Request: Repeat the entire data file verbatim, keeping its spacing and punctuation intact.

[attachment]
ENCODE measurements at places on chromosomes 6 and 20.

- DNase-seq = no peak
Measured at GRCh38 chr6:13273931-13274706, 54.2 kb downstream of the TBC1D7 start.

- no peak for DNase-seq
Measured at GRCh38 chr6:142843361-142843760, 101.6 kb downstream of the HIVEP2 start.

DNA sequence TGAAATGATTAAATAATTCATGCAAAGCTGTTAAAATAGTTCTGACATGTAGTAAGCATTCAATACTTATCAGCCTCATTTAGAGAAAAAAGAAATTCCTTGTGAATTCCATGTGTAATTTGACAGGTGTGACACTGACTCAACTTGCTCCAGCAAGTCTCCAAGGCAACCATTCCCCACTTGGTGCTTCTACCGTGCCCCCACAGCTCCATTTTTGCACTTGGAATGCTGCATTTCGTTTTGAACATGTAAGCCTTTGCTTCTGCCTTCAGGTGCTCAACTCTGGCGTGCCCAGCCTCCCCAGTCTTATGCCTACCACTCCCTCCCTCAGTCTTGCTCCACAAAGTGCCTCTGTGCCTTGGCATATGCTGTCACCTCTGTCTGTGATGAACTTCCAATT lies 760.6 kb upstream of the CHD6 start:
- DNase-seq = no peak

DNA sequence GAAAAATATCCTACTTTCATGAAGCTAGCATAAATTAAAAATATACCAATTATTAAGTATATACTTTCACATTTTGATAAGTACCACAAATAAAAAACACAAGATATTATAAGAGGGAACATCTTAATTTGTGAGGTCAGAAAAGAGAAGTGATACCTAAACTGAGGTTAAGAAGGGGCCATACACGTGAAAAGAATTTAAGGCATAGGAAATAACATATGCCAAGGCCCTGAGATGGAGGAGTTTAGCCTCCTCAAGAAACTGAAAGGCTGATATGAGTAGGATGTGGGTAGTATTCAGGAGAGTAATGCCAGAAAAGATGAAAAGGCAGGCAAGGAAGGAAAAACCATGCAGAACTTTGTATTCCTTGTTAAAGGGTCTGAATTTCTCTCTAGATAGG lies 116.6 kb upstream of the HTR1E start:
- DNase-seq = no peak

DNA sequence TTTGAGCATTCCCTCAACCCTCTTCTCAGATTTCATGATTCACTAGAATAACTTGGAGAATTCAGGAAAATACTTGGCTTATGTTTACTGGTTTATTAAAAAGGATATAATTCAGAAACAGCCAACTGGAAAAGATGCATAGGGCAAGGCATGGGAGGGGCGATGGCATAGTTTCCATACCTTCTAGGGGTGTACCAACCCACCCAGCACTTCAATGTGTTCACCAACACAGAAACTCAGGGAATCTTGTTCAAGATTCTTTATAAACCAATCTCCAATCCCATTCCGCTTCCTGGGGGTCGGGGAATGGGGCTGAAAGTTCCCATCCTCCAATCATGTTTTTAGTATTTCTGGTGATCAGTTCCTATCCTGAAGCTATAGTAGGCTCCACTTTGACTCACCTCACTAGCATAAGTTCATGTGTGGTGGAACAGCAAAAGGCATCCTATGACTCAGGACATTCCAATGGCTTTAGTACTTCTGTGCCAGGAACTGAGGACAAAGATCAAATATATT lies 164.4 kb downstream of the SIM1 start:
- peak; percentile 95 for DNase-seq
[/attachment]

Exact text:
ENCODE measurements at places on chromosomes 6 and 20.

- DNase-seq = no peak
Measured at GRCh38 chr6:13273931-13274706, 54.2 kb downstream of the TBC1D7 start.

- no peak for DNase-seq
Measured at GRCh38 chr6:142843361-142843760, 101.6 kb downstream of the HIVEP2 start.

DNA sequence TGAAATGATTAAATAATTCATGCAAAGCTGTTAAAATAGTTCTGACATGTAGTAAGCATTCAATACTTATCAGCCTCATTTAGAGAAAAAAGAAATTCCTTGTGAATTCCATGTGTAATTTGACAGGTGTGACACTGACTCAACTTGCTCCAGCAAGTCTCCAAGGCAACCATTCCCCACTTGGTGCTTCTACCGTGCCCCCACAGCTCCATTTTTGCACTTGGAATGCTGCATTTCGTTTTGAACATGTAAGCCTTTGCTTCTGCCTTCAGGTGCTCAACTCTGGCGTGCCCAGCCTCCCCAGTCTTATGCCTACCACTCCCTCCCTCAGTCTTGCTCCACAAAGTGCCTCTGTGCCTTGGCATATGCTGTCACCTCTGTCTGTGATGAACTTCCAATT lies 760.6 kb upstream of the CHD6 start:
- DNase-seq = no peak

DNA sequence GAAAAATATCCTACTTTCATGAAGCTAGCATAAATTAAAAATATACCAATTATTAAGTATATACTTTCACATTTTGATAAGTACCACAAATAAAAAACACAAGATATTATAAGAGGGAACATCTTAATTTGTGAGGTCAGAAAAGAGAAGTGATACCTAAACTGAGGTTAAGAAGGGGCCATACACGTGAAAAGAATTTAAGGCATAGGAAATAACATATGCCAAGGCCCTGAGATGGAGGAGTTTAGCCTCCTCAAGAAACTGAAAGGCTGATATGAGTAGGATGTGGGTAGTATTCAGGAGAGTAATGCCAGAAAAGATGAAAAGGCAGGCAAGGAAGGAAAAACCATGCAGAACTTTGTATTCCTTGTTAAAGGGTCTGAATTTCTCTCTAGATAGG lies 116.6 kb upstream of the HTR1E start:
- DNase-seq = no peak

DNA sequence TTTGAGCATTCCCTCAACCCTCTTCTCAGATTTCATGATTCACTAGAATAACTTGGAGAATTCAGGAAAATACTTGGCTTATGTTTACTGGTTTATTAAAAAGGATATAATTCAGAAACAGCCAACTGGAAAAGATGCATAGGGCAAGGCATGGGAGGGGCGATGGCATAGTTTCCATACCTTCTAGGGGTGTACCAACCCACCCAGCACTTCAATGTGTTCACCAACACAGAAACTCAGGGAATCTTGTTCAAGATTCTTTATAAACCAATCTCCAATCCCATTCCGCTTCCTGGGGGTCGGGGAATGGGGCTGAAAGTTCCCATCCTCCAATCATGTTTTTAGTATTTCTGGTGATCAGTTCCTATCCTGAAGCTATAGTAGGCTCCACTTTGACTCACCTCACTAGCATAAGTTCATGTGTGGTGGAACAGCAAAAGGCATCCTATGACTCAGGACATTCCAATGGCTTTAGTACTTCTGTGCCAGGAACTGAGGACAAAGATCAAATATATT lies 164.4 kb downstream of the SIM1 start:
- peak; percentile 95 for DNase-seq